Brief note on a paper in the August issue of Nature Cell Biology – researchers at the Weizmann Institute in Israel have found how one adaptor protein can be replaced by another related protein, uncoupling the connections between the extracellular matrix (ECM) and the actin cytoskeleton through integrins. This family of gene products, termed tensins, include four known members – tensins-1, -2 and -3 contain integrin-binding PTB domains as well as actin-binding motifs; the fourth family member, termed cten, is shorter and lacks an actin-binding domain.
Katz et al. looked at the expression profiles of these and related proteins as a result of epidermal growth factor (EGF) treatment. They found that tensin-3 and cten were reciprocally regulated by EGF, through induction of expression of one gene or the other. In a commentery in the same issue, Pylayeva and Giancotti offer a the implication of this finding:
does the tensin–cten switch described by Katz et al. contribute to a transition from mesenchymal to amoeboid migration, and could cten-positive tumours be classified as poor candidates for integrin signalling-targeted therapy? Because the authors have not directly assessed the role of the tensin–cten switch in cancer cell migration and invasion, in vitro or in vivo, it remains to be determined whether cten upregulation drives invasion or whether it is just a passive marker.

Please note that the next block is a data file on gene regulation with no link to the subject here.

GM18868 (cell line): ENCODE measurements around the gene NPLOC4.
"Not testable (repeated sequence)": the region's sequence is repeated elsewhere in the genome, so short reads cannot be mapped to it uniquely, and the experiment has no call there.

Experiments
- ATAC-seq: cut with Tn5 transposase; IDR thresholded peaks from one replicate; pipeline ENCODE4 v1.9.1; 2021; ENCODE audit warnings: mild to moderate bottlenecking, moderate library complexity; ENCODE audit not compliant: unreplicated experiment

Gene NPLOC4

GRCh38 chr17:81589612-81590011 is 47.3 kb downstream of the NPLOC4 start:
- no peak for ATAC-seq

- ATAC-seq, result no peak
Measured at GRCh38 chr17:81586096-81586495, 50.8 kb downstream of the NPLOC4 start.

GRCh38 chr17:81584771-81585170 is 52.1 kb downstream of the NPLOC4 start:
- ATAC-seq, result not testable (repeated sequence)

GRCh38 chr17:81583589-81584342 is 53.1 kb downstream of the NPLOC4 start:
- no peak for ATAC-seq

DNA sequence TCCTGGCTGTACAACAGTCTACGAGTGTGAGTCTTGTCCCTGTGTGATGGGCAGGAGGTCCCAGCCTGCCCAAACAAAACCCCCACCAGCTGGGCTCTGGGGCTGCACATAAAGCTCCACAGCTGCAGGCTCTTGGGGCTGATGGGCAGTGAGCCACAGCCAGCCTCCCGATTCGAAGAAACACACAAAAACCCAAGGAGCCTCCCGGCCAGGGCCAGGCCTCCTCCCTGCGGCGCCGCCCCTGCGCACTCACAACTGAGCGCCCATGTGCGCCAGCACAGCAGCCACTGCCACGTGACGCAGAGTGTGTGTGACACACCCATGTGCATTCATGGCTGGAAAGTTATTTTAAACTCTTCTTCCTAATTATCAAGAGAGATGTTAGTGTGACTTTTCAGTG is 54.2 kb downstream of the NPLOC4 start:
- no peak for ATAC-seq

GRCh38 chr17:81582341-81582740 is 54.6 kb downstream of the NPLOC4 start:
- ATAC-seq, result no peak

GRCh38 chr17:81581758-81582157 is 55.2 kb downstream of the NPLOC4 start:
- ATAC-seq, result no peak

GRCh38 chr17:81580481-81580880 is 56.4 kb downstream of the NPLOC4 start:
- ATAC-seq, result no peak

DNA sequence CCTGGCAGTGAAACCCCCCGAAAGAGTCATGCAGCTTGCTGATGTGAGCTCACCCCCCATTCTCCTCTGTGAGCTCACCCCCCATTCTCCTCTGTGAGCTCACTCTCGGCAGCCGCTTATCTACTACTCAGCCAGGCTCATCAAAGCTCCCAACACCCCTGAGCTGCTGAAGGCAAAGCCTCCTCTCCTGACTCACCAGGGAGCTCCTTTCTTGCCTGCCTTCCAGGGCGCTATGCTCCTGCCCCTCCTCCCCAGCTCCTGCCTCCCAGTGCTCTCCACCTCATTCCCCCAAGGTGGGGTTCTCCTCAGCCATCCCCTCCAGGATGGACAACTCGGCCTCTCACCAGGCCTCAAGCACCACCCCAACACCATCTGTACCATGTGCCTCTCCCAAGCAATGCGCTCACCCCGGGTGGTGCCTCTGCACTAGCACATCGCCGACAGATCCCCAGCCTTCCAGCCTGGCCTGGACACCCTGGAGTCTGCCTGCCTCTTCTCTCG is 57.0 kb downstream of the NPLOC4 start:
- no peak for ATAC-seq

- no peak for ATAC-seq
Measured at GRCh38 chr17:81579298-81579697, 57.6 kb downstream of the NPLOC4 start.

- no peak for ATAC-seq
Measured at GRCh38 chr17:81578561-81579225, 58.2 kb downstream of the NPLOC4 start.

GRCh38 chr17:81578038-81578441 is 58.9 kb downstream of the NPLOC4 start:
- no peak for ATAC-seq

Well, Katz and colleagues remind us that even if cten is just a passive marker, it could be a powerful tool in determining prognosis and treatment strategies – inhibition of the EGF receptor should lead to a drop in cten expression, lighting the way to a contained (non-invasive) tumor. And the prognosis for a contained tumor is a more rosy one.